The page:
Viktor & Rolf's design references are always quite explicit, but their application to the actual clothes can be somewhat obscure. For their new men's collection, they said they'd been thinking about Hollywood stars holidaying in Biarritz in the forties (presumably not allowing a minor irritant like a world war to get in the way of their good time). Visually, this inspiration translated into the idea of shadows cast by sunlight, or the lighting on film sets. So a sweatshirt featured a shadowy double of Viktor & Rolf's signature heavy-rimmed glasses, and there were black patches under suit lapels and dark piping on shirts.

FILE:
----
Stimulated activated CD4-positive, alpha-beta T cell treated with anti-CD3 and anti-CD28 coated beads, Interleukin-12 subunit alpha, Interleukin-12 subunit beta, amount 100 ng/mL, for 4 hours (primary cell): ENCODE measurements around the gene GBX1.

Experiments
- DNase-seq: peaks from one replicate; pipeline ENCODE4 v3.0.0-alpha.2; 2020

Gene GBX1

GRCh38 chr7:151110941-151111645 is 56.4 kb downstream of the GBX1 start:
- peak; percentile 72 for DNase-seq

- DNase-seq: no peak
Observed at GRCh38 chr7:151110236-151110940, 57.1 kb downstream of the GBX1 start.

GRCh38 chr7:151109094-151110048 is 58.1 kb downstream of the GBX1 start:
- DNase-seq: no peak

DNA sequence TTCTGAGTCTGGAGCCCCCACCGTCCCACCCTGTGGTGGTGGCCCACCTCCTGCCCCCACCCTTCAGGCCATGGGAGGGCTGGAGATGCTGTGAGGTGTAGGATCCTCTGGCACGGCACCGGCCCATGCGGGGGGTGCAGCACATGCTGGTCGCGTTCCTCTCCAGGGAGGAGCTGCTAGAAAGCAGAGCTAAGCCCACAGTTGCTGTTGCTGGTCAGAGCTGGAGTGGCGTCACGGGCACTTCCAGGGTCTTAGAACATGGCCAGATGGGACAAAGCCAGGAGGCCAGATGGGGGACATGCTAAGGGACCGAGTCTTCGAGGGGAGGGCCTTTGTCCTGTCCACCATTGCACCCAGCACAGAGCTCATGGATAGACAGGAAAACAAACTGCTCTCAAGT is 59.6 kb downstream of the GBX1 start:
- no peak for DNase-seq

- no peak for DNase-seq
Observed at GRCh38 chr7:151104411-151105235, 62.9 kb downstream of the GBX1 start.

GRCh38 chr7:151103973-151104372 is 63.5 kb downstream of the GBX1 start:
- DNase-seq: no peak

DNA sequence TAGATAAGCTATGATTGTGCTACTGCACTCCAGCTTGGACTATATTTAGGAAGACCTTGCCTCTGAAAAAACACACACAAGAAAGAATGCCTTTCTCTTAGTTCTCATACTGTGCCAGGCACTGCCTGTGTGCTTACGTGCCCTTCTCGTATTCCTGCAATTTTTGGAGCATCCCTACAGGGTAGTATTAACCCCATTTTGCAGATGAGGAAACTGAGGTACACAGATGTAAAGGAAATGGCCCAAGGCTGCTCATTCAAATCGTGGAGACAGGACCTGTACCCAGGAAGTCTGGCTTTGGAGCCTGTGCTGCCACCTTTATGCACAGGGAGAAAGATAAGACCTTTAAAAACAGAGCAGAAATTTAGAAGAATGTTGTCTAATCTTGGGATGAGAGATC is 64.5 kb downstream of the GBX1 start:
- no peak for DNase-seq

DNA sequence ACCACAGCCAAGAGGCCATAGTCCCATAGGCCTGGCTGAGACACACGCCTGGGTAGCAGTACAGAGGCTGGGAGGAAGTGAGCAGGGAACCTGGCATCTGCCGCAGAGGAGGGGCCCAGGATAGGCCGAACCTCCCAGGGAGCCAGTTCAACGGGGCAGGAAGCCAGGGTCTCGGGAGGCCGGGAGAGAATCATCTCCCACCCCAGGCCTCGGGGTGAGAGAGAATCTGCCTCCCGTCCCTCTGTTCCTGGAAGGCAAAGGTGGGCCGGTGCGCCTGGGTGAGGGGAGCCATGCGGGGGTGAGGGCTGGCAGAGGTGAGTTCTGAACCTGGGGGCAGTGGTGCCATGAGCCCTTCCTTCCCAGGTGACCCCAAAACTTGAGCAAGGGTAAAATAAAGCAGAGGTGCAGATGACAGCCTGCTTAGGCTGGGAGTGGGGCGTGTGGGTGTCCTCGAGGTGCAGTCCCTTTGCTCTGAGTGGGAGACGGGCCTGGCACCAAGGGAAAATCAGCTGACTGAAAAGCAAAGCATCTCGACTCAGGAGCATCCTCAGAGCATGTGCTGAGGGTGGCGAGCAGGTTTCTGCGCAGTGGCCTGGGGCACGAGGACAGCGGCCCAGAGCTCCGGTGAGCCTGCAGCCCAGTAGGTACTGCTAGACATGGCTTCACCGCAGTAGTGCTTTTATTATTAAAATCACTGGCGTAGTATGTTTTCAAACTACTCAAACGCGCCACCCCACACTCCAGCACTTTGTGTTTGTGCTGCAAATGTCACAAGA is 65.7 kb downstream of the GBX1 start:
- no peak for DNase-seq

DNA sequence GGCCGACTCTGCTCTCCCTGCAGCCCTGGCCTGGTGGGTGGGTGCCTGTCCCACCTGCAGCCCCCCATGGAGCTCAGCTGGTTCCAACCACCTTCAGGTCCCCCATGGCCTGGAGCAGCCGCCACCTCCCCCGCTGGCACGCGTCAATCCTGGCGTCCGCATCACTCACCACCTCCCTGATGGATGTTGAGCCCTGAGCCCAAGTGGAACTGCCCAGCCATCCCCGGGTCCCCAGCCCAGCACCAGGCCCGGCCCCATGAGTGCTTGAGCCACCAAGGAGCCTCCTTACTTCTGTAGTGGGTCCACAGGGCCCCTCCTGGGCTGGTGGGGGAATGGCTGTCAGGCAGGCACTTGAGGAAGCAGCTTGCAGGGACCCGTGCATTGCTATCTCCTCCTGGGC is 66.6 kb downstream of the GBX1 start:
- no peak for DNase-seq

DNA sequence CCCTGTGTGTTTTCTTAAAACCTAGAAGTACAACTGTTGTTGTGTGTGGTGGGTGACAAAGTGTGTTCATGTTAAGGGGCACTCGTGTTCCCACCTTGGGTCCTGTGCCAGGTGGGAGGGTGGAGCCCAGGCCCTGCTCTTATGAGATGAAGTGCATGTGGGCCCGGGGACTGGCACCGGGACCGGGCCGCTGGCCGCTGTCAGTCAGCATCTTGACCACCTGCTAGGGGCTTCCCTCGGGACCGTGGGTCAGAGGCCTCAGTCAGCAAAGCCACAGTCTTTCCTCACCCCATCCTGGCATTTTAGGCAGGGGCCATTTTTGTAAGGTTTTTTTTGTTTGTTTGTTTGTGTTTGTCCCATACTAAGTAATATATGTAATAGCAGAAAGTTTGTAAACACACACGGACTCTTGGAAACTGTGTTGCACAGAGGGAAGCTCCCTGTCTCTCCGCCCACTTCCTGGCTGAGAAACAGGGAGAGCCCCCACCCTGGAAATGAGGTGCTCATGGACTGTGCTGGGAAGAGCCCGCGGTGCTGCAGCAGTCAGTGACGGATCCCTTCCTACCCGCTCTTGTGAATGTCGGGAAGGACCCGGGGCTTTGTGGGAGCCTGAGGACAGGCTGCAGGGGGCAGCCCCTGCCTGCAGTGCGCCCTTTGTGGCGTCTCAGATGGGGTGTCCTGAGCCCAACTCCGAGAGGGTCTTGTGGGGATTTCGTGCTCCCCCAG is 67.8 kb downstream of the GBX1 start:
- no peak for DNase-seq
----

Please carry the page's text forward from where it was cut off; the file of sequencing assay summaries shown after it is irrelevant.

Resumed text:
Silhouette-wise, the jacket belted over shorts did evoke the leisurewear of mid-century movie stars, and the beaded lapels on a long-trousered version had an arch glamour. Rolf Snoeren claimed that their inspiration was all in the name of bestowing on boys the elegance of men. In unfortunate practice, it meant an outfit that might have passed muster on a Hollywood he-man came across as fey on a skinny young model. Compounding that impression was the musical guest Viktor & Rolf had chosen for their show: Elly Jackson, a.k.a. La Roux, an English popstress of current note with strikingly boyish looks. That, said Snoeren, is why they chose her—it's the kind of illusion in which V & R delight. But in this case, the most appealing clothes were the outerwear pieces that were exactly what they seemed to be. Oh, and that sweatshirt with the glasses.